The Blog

A Spotlight On The Abuse Of Older Women

phiksos via Getty Images

Today (March 8th) is International Women's Day, which celebrates the achievements of women and the significant challenges they still face all over the world.

But one group often overlooked in this narrative are older women, who are often particularly at risk of abuse, both from strangers and those that are supposed to care for them. When women reach retirement age they seem to drop off the radar of service providers, researchers and academics. So today we should take a moment to acknowledge their particular circumstances and challenges.

Reliance on others = increased risk

This is in part because the problems that accompany old age - such as dementia or physical infirmity - mean that it is much more difficult to live independently, and so more support is inevitably required from others. And unfortunately, this reliance introduces a greater element of risk. Having someone take your debit card to do your shopping can be a risky strategy and brings with it the potential of theft or fraud. Needing someone to help with personal care can put you at risk of neglect. And of course, simply being physically weaker and potentially more isolated can mean that some people feel they can exploit or hurt you with impunity.

Assets = increased risk

Assets and potential access to money - and the illusion that older people have money - can also mean older women are at increased risk of being abused, especially when there may be a lack of capacity or emotional vulnerability caused by issues such as bereavement.

For example, conditions such as dementia can make women in this age group less likely to spot a scam or make sound financial decisions. Women living alone may feel less able to defend themselves against a pushy rogue trader. Reduced capacity can also mean that family members or friends are drafted in to help manage financial affairs by taking on power of attorney, meaning the potential for financial abuse is greatly increased.

And the problem of domestic abuse doesn't go away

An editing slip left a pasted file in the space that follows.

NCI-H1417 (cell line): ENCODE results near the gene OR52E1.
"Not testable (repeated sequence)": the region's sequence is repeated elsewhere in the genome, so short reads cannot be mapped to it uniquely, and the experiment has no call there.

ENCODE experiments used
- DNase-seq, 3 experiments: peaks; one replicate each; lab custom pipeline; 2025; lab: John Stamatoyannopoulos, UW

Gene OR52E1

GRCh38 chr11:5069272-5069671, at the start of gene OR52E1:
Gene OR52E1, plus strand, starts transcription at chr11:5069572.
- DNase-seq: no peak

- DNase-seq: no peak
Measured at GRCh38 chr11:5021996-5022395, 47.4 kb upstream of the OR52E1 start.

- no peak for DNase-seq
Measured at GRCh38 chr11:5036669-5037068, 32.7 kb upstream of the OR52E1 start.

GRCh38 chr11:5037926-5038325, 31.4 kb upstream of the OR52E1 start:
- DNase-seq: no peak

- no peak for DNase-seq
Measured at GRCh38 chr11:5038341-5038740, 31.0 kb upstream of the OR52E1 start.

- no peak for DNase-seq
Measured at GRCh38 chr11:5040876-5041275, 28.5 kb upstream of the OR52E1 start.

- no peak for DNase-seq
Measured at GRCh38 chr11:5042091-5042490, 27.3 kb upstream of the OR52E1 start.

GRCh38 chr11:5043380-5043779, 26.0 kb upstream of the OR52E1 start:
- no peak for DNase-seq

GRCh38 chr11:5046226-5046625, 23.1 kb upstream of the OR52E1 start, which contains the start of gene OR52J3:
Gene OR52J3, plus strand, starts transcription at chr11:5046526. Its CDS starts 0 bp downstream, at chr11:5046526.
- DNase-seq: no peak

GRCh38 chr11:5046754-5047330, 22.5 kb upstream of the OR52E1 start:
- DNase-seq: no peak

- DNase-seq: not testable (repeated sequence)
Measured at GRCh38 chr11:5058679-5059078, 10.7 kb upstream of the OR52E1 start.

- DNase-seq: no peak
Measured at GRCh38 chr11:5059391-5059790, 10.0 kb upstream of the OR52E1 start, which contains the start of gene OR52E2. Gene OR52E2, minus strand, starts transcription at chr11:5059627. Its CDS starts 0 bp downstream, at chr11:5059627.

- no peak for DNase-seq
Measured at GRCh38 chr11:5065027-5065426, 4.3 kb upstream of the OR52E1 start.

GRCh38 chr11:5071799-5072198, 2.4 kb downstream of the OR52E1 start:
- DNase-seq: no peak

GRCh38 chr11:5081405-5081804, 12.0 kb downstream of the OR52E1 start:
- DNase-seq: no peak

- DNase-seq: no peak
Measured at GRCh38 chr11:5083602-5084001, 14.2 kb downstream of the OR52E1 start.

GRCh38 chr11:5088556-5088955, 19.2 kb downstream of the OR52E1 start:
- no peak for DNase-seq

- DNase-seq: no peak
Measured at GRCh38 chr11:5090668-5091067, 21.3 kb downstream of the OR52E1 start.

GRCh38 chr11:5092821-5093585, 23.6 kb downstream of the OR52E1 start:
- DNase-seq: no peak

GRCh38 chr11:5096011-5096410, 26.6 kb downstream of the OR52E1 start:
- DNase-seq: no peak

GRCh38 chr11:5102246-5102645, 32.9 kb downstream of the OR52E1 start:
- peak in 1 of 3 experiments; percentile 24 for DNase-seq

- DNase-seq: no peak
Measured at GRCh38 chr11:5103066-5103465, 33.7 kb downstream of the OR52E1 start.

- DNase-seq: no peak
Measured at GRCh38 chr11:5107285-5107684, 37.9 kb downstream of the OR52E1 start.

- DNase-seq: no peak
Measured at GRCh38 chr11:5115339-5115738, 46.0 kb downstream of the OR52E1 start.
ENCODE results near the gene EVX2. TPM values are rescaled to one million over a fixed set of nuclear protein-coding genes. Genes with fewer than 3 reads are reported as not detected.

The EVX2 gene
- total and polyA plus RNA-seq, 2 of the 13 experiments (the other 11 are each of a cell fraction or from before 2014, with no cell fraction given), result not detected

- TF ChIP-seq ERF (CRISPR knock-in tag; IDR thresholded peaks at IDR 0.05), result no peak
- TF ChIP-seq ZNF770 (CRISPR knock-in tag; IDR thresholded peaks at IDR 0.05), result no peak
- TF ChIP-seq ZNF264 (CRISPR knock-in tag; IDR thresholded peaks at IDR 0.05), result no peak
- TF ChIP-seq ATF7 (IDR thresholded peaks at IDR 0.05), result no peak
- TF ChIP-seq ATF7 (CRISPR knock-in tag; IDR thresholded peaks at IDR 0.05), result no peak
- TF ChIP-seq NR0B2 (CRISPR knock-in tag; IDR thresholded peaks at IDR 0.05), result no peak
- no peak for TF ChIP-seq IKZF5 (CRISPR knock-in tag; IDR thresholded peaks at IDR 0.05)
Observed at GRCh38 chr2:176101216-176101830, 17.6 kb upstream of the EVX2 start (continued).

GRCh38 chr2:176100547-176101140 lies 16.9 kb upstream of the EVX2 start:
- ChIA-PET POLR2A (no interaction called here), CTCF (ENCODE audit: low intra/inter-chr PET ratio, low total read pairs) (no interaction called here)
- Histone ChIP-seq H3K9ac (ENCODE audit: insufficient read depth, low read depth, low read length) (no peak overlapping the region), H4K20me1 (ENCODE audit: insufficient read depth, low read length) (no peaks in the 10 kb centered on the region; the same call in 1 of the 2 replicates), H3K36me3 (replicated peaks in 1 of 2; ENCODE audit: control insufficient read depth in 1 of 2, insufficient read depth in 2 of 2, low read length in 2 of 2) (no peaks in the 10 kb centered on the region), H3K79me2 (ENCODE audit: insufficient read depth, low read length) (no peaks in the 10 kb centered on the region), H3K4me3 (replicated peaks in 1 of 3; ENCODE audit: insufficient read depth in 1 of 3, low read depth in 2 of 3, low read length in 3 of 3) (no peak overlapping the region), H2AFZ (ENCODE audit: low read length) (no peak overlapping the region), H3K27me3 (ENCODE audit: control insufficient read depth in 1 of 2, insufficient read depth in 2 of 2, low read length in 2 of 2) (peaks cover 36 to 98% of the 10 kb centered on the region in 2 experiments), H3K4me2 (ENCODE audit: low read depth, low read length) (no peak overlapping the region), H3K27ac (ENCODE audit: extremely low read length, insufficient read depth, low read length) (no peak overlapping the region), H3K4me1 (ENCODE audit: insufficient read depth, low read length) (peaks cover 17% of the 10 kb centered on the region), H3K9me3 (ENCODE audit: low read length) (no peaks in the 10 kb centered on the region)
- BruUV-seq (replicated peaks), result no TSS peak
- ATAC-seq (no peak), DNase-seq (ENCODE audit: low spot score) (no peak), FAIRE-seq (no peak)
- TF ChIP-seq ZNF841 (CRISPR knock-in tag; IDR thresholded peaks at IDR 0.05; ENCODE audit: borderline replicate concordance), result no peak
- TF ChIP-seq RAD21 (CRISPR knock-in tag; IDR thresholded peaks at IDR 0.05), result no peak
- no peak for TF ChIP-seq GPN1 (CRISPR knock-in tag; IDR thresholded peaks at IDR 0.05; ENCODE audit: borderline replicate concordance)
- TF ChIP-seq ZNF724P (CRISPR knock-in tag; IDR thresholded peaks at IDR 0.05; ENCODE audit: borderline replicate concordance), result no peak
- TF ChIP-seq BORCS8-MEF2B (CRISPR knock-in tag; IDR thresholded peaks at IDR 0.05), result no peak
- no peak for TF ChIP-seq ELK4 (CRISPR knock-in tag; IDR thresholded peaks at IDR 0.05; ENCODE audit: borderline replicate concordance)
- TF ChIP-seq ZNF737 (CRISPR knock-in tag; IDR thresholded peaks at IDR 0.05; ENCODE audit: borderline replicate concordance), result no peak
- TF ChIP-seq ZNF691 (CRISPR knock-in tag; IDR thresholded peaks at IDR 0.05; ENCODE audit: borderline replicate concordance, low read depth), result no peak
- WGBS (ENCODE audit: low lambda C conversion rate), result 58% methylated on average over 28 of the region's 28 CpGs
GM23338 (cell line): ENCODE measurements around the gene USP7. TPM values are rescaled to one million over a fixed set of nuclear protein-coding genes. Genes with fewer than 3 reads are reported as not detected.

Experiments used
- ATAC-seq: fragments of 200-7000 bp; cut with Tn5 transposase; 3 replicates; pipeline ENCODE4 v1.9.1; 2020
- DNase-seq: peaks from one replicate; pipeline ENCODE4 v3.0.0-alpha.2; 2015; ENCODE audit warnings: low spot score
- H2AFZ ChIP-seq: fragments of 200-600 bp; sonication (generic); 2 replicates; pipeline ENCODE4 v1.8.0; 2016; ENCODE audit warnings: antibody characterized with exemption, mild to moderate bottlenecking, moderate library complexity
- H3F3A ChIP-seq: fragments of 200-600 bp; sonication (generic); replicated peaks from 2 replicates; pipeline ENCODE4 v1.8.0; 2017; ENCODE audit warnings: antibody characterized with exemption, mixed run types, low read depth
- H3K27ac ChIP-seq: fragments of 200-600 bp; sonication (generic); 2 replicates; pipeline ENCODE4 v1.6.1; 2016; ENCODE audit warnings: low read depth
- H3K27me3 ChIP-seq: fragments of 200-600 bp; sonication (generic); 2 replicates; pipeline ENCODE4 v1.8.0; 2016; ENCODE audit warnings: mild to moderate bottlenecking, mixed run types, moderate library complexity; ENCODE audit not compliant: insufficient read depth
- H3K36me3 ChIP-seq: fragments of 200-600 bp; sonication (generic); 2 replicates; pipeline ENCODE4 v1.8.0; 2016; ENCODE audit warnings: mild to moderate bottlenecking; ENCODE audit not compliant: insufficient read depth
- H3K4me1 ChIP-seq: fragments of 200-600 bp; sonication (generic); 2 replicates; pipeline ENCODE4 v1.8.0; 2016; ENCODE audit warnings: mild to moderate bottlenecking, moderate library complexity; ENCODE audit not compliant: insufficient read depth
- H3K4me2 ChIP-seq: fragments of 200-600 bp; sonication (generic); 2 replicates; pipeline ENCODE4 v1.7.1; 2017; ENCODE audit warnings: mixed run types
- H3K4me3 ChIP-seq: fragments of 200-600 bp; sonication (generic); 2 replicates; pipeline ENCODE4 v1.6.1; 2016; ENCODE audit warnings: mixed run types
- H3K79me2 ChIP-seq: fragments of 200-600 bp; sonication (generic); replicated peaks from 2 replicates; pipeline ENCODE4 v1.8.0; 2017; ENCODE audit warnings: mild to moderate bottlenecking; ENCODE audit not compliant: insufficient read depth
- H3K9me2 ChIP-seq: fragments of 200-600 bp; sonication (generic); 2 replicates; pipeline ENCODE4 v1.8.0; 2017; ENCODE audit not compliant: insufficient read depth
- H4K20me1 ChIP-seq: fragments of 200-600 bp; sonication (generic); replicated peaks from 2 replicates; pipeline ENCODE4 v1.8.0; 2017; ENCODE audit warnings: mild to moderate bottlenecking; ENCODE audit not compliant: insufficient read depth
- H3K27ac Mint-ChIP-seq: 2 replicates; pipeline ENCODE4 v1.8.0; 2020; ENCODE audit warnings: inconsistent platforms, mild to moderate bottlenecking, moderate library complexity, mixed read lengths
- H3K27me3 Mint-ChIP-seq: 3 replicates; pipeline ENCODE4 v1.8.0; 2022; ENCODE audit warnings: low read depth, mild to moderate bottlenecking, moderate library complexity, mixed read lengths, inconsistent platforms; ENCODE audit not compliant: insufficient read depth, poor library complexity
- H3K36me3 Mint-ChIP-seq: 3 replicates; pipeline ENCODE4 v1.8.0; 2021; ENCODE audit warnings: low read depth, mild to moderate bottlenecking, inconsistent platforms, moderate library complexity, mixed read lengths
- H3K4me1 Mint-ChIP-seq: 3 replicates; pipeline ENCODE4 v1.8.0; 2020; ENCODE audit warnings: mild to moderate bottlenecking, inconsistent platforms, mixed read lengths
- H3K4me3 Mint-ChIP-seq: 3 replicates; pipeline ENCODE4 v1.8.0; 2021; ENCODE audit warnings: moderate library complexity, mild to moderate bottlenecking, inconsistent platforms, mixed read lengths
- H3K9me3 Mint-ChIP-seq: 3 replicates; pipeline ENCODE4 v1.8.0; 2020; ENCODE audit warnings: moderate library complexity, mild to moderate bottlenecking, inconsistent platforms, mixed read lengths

Lastly, it's a common misconception that domestic abuse is just a young woman's issue. Actually, older women are more like to be abused by a spouse or other romantic partner. The Safe Later Lives: Older People and Domestic Abuse: 2016 Spotlights Report suggests that victims aged 61+ are much more likely to experience abuse from a current intimate partner than those 60 and under, with 40% of older abuse victims saying that they had experienced abuse of this nature compared to 28% of younger people.

There are various reasons for this. The abuse could be something that has gone on for a long time or as a result of meeting a new partner later in life. Sometimes, old age itself can act as a catalyst for abuse to begin.

And unfortunately, because there a tendency for service providers to see older people as a homogenised 'elderly' mass and not consider gender differences, it's an issue that often goes under the radar. Consequently, an older woman who is covered in bruises may have these issues discounted as a result of 'falls' rather than abuse.

Of course this leads to a self-perpetuating cycle whereby older women who are being abused by a partner are not referred to domestic abuse services, which in turn helps foster the idea that older women aren't routinely abused by their partners. They are, and their need for help is just as great as their younger peers.

What you can do

An estimated 413,500 people aged 65 or over in England and Wales experience some form of abuse each year - ranging from neglect and fraud to physical and sexual assaults - yet in 2015/16 the number of successful criminal convictions (3,012) represents just 0.7% of total prevalence. This means that 99% of those who commit crimes against older people go unpunished.

This has to stop. That's why we are campaigning for offenses against older people to be made aggravated crimes. You can sign and share our petition here.

And if you are a victim of elder abuse, or know someone you suspect may be being abused, you can call our free, confidential helpline on 0808 8088 141 (Monday-Friday, 9am - 5pm). Read more about Action on Elder Abuse here.

HuffPost UK is running a month-long project in March called All Women Everywhere, providing a platform to reflect the diverse mix of female experience and voices in Britain today

Through blogs, features and video, we'll be exploring the issues facing women specific to their age, ethnicity, social status, sexuality and gender identity. If you'd like to blog on our platform around these topics, email

Before You Go